Human capability –learn this to thrive!
Our world is changing rapidly – automation, artificial intelligence, robotics, pandemics … The shifts occurring will have an impact as large as the agricultural and industrial revolutions, if not far greater.
By 2030, many of the jobs we know today will have disappeared because an algorithm or robot can do the work far more efficiently or because there'll simply no longer be any demand. Conversely, many new jobs will emerge that we can't even conceive of today!
One thing's for sure – all jobs will change in some way or another. And only the 'future-proof' among us will survive and go on to thrive in these ever-changing or newly emerging jobs.
Futurists, social scientists and consultants (McKinsey) believe that automation and artificial intelligence will transform the workplace as we increasingly start interacting with ever-smarter machines. For individuals, organizations and society alike. For good and for bad.
Human-machine interaction will undoubtedly help us boost productivity, performance and prosperity. But widespread automation and robotization mean less humanity. The rise of the algorithm means the demise of empathy, connection and nuance.
Will we as citizens and workers find this new world too harsh, rigid, alien or even inhumane?
Either way, we'll have to adapt as human beings. If we fail to move with the times and learn new skills and abilities, we may become redundant in the future global economy. Demand for certain skills and competences will increase. For others, such as physical or manual skills, it will decrease.
As individuals, we'll have to hone existing skills and acquire new ones, and as organizations, we'll have to rethink how we arrange and manage the workplace of the future.
Human capability – future-proof yourself
So, which skills are 'future-proof'? Finely attuned social and emotional skills will be in high demand to counter or balance the adoption of these advanced technologies. For example, those skills that machines are miles away from mastering – courage, creativity, critical thinking, communication, empathy, initiative, intuition, decision-making, resilience and leadership.
McKinsey has estimated that by 2030 demand for these skills will have grown by 26% and 22% in the US and Europe respectively. We're born with some of these skills, such as empathy, but others we can acquire and hone, for example creativity, communication or cross-cultural collaboration.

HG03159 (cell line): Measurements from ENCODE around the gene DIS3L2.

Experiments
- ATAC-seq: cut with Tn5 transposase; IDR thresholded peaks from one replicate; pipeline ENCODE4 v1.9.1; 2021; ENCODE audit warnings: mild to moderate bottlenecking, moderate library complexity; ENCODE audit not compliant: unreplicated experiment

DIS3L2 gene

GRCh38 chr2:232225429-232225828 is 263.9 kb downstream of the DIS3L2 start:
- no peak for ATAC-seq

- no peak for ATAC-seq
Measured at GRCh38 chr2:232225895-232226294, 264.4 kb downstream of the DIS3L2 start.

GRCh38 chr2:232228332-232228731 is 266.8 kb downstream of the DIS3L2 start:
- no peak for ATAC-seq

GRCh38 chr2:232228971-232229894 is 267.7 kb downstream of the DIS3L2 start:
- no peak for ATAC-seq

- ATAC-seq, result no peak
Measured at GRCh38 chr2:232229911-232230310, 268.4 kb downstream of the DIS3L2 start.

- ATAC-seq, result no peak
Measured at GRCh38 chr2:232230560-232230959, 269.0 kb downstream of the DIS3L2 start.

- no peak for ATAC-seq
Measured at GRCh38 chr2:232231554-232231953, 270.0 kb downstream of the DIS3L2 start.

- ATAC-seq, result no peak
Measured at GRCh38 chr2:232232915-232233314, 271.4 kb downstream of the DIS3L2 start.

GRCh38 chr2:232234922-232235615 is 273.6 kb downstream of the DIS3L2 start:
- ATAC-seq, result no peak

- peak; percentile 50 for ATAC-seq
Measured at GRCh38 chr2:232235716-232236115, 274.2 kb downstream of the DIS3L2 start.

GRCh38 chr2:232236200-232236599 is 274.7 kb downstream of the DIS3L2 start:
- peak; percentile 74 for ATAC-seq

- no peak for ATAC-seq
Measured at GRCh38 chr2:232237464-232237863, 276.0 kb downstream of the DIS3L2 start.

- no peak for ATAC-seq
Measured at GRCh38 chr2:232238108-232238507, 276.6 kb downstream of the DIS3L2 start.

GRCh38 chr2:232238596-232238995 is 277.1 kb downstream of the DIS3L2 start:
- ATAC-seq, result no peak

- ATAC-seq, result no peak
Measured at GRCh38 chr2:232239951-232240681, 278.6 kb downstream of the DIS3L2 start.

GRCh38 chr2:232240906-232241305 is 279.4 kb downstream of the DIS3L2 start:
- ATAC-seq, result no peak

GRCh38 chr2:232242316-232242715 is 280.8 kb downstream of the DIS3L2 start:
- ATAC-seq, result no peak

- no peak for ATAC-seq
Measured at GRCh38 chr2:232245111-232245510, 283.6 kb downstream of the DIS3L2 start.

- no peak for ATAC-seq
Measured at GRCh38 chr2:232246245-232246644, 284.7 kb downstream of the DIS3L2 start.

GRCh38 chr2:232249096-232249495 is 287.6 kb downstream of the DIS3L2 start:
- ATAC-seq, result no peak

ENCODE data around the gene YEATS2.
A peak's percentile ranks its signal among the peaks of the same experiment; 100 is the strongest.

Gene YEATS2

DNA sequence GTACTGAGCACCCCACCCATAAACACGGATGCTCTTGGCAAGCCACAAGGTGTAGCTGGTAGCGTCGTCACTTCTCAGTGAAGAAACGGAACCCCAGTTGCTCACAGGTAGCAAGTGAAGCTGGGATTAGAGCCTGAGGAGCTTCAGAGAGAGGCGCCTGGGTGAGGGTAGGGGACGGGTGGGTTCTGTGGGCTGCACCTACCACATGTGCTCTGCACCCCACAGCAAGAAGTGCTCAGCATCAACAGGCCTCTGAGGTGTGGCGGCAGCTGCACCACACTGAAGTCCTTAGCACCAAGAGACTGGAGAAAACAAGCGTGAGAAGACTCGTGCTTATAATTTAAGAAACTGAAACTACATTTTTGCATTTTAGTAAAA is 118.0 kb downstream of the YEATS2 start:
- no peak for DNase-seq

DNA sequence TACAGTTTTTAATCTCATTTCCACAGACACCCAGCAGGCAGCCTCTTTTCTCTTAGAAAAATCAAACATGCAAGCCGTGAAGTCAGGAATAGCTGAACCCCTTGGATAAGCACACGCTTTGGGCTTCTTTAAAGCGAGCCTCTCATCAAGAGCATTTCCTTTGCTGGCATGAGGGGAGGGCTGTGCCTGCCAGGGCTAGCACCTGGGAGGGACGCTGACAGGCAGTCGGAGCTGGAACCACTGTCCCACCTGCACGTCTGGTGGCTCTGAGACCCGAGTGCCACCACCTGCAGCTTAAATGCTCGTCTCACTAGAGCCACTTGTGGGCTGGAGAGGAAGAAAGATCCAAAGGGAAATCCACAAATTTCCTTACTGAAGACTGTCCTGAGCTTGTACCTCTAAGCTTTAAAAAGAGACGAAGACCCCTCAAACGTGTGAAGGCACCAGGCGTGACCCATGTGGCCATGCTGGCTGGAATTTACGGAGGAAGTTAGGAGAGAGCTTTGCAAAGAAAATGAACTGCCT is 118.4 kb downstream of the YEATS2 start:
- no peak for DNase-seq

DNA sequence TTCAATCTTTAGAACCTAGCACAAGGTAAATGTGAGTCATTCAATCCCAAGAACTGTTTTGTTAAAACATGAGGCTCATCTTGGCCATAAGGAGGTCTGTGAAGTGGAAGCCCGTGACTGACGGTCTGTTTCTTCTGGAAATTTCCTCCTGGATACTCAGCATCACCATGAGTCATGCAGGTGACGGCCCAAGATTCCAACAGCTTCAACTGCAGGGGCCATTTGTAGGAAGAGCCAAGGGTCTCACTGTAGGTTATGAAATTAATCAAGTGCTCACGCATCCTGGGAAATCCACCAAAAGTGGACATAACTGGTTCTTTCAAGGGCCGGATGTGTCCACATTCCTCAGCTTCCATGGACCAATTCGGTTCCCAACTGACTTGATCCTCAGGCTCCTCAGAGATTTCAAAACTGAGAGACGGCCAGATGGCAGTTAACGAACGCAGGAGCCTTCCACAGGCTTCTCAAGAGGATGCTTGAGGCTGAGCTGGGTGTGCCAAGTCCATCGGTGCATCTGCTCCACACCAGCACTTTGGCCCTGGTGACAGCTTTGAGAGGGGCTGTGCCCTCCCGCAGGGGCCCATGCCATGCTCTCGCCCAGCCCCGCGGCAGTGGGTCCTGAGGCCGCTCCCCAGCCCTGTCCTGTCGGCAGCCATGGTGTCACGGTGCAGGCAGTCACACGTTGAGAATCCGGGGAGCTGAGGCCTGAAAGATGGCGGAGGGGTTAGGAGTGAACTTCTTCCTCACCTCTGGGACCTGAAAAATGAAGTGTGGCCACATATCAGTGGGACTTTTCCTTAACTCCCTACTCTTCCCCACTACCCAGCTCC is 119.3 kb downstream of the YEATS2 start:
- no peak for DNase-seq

One particular skill – initiative-taking – belongs to the fastest-growing category: 33% in the US and 32% in Europe. Demand for courageous leadership and effective management combined with highly attuned communication skills will also grow significantly. In short, a shift towards higher cognitive skills.
By 2030, demand for higher cognitive skills such as creativity, critical thinking, curiosity, imagination, decision-making and complex information processing will have grown by 19% and 14% in the US and Europe respectively. Conversely, demand for basic cognitive skills such as literacy and numeracy will decline rapidly as automation advances.
But what can I do to move with the times?
We're born with many of the skills we discussed on the previous page, including curiosity, imagination and resilience. Unfortunately, we 'unlearn' many of these skills as we approach adulthood and interact more and more frequently with computers.
Other skills come less naturally to many of us. Fortunately, we can acquire and hone those skills throughout our lifetimes. Examples include creativity, critical thinking, social intelligence and cross-cultural collaboration. What's more, these skills aren't rare, difficult to acquire or limited to a select few.
We have these skills already – or at least the ability to acquire them. Think of this ability as a muscle. And just like our muscles, it's: Use them or lose them!
With regular training, we can get stronger very quickly. Or by sitting on the couch watching Netflix every day, we can get weaker and weaker as our muscles waste away.